You may also recall how, immediately after 9/11, most Americans quickly got back into line and, emulating members of Congress, fell to their knees reciting, as their new catechisms, whatever unfocused and dishonest babbling oozed from the lips of George W. Bush. Flag manufacturing suddenly became a major growth industry, as the faithful lined up to purchase and display this symbol of unquestioning obedience to state power. Fear--carefully nurtured with a steady diet of "warnings," color-coded "alerts," and, that scariest of all specters, those "unknown" forces of which we were told to be constantly aware--laid claim to the souls of most Americans. Even today, nearly three years after 9/11, a so-called "independent 9/11 commission" advises of the need for the state to centralize all of its spying, surveillance, and other information-gathering functions into the hands of one agency to be headed up by some born-again Laventri Beria, perhaps under the appropriate title "Inspector General."

There have also been trial-balloon news reports that the Bush administration will propose a national system of psychological profiling of Americans, to be followed up with appropriate drugs to alleviate identifiable "problems." The generation with which I grew up--having read Aldous Huxley's Brave New World--would have treated such a proposal with alarm. I suspect that the response of most prostrated Americans today would be that, as long as the drugs are FDA approved, and no groups are singled out on the basis of race, gender, lifestyle, or religion for "treatment," there would be little objection.


These are not temporary measures--like wartime rationing--that will be put aside when an emergency is over and "normalcy" returns. The Bush administration's allusions to the unending nature of the "war on terror" tells us that the "emergency" is a permanent one. The "terrorism" against which the state now organizes itself goes far beyond suicide bombers crashing airliners into office buildings. It is the "terror" experienced by a politically-structured establishment that has reached the outer limits of its efforts to control life processes in service to its narrow ends. A world that is becoming increasingly decentralized--whether in the form of alternative schooling, religions, and health-care; less-structured business-management practices and communications systems; political separatist movements, etc.--strikes terror in the minds of those who have created and become dependent upon centralized systems. The "terrorist" forces against which the state now mobilizes its most restrictive, punitive, surveillant, and violent mechanisms of control, is life itself; it is you and me, as Pogo Possum so insightfully observed a half-century ago.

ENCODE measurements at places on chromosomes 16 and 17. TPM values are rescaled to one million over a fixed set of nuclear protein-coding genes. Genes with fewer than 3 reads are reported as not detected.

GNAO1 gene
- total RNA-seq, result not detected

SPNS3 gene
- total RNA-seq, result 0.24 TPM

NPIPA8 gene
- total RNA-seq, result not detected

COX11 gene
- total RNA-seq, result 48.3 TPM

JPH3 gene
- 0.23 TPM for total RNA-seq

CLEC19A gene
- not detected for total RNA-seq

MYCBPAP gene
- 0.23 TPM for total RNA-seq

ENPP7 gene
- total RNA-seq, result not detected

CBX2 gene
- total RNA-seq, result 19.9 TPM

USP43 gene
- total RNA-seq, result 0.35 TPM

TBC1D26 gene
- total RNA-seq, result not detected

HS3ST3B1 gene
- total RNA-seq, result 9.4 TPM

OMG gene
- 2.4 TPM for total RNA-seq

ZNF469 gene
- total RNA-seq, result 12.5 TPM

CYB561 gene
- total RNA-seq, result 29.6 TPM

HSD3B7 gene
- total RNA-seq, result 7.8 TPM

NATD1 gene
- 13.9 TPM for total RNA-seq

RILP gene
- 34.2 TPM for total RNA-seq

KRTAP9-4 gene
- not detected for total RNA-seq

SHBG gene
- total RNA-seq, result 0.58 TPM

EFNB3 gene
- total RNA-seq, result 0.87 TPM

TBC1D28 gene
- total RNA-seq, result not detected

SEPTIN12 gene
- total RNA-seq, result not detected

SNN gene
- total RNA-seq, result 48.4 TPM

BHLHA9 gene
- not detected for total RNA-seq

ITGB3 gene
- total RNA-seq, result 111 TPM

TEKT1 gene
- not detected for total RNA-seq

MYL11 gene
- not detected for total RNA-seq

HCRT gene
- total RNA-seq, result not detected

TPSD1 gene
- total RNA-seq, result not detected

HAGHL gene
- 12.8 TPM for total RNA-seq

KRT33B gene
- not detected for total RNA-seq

The "freedom of expression" about which even the politicians like to prattle, has been twisted from a celebration of pluralism into a demand for a stifling uniformity of thought and action. We live in a period of rigidly enforced "political correctness," a practice containing a glaring contradiction: an alleged belief in "diversity." But the reality of "diversity," particularly on college campuses, amounts to nothing more than the encouragement of men and women from a variety of racial, ethnic, and lifestyle groups who advocate state collectivism. If you doubt this, observe how genuine diversity--in the form of libertarian/free market opinion, anti-feminist women speakers, or blacks who are critical of the plantation politics of the Democratic party--is discouraged (or even prohibited) on many campuses. Freedom of expression is important to any healthy society because it challenges existing thought and practices. It is supposed to be disruptive of the status quo. But as the protestors in Boston have discovered as their messages are kept imprisoned in wire cages on an isolated street distant from the Democratic convention, "free speech" in America is now confined to speech that is comfortable to establishment interests!